Workplace bullying is a type of misbehavior that happens at work. It involves an employee being offensive, mocking, and hostile towards other employees or their work. Such behavior causes either emotional or physical harm and should be corrected as soon as possible. Some examples include starting rumors, intentionally excluding others, being aggressive, publicly criticizing work, threats, being unfair, being inappropriate, etc.

3. Misconduct

Employee misconduct is a type of intentional behavior that harms employees and the organization. Misconduct that is not meant to harm others is usually corrected through warnings and does not call for immediate termination or suspension. However, a few deliberate behaviors require termination, suspension, or reassignment. It includes:

Sexual harassment: According to Employment Equity Act, 1998, it is considered as the most heinous misconduct that plagues a workplace. Employers must take necessary steps to ensure that such harassment is eliminated completely from the workplace.

Policy violations: Refer to when employees go against company policy. It can be considered as a minor offense and such behavior is mostly corrected via written or verbal reprimands.

Fraud: It includes but is not limited to corruption, bribery, embezzlement, payroll or accounting fraud. Misconduct such as this takes time to detect and investigate. Sometimes, it is difficult to produce evidence against such behavior.

Property sabotage: Includes deliberate damage to company property either caused due to negligence or willfulness. Conduct a thorough investigation before taking any disciplinary action. When evidence suggests that an employee has conducted misconduct, it will result in termination without warning or pay cut.

Theft: Covers theft related to credit cards, expenses, data, company assets, etc. Disciplinary action taken against employees depends on the company policy, but the most common action is either suspension or dismissal from the position.

4. Discrimination

Discrimination in the workplace refers to a situation where one person treats others unfairly. It could be on the basis of gender, caste, religion, nationality, disability, race, etc. An organization should design a clear policy that protects the interests of all employees. In such cases, the employee is reassigned or terminated, based on the extremity of discrimination.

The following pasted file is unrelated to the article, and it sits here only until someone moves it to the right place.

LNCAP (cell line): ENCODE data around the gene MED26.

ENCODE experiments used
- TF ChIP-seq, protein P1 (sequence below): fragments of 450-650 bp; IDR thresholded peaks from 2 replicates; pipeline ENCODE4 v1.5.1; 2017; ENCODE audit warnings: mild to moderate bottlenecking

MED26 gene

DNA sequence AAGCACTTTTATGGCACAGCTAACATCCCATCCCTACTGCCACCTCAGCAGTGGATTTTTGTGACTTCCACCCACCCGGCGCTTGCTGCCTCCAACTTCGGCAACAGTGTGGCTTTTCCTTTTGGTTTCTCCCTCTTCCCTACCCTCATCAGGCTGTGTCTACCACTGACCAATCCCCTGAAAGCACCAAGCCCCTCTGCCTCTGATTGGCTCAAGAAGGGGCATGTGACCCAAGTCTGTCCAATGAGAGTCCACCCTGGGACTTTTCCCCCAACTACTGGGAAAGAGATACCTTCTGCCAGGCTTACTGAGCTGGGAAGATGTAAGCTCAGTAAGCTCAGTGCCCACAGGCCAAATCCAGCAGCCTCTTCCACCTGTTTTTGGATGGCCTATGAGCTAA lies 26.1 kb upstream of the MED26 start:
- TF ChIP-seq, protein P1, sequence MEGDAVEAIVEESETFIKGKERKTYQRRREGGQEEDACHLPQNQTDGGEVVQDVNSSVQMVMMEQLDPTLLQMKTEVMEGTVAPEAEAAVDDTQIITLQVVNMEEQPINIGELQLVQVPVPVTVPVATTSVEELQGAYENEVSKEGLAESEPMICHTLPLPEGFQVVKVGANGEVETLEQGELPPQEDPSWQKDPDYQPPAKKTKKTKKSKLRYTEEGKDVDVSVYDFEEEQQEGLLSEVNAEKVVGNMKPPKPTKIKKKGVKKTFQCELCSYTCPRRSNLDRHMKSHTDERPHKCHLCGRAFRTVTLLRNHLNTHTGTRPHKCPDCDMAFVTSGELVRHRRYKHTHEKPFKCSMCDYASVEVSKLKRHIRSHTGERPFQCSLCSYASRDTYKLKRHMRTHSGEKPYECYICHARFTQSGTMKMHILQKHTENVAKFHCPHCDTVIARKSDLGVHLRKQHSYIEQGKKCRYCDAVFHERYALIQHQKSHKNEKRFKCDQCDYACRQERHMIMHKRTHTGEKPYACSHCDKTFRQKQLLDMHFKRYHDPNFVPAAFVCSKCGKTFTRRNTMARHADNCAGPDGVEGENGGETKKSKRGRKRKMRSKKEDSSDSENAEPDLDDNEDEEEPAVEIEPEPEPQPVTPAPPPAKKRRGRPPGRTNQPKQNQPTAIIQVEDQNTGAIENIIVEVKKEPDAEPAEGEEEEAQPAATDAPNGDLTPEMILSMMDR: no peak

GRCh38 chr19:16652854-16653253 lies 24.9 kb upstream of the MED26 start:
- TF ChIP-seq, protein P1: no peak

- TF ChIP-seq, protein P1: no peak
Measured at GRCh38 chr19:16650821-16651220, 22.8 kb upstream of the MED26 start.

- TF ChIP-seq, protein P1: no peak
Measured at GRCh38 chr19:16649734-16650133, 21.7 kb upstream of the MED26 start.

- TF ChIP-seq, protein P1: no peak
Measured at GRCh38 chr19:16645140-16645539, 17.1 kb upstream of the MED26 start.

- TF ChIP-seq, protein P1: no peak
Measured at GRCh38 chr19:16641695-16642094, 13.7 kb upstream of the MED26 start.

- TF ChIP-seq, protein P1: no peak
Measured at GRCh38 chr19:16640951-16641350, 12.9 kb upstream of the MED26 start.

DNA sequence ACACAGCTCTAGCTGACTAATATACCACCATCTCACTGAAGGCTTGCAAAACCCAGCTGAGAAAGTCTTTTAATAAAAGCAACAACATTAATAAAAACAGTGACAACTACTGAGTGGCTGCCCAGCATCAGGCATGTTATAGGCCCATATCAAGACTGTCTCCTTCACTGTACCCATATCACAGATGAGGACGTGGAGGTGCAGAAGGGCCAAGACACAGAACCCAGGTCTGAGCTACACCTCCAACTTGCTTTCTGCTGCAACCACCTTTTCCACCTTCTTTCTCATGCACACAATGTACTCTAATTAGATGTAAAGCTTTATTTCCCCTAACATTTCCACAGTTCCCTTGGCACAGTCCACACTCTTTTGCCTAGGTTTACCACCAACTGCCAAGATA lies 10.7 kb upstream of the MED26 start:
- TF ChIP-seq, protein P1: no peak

5. Substance or alcohol abuse

Drug or substance abuse will not only damage the employee’s health but can also degrade the organization’s reputation. The nature of work and profession puts employees at risk for alcohol and drug abuse. While such behavior reveals a few issues associated with the workplace, it can also cause termination.

Frequently Asked Questions (FAQs):

1. What is the role of HR in discipline?

HR plays a crucial role in discipline by explaining the disciplinary policy, identifying any violators of the policy, conducting investigations, and acting as a representative in the disciplinary meeting or hearing. It also assists in the deciding and implementation of disciplinary action.

2. What is the main purpose of disciplinary action?

The main purpose of disciplinary action is to alert, improve, or correct unacceptable behavior at work. It does not aim to punish the employee unless the case is serious enough. When such behaviors are corrected, performance and productivity is improved.

3. What is disciplinary action against an employee?

A disciplinary action that does not support an employee’s conduct consists of warnings, suspension, demotion, or termination – which are against the employee. The organization usually supports or improves poor performance and addictions before taking any serious action.

4. How do you handle disciplinary action?

To handle disciplinary actions, a good understanding of the policy and ability to handle sensitive matters is necessary. Some of the best practices are:

  • Check the company’s disciplinary policy
  • Confirm the misbehavior
  • Verify the witness statements and evidence presented
  • Hear all sides of the situation
  • Prepare documents before any meeting
  • Have a private meeting
  • State the right reasons for the disciplinary action
cookie image

By clicking “Accept", you consent to our website's use of cookies to give you the most relevant experience by remembering your preferences and repeat visits. You may visit "cookie policy” to know more about cookies we use.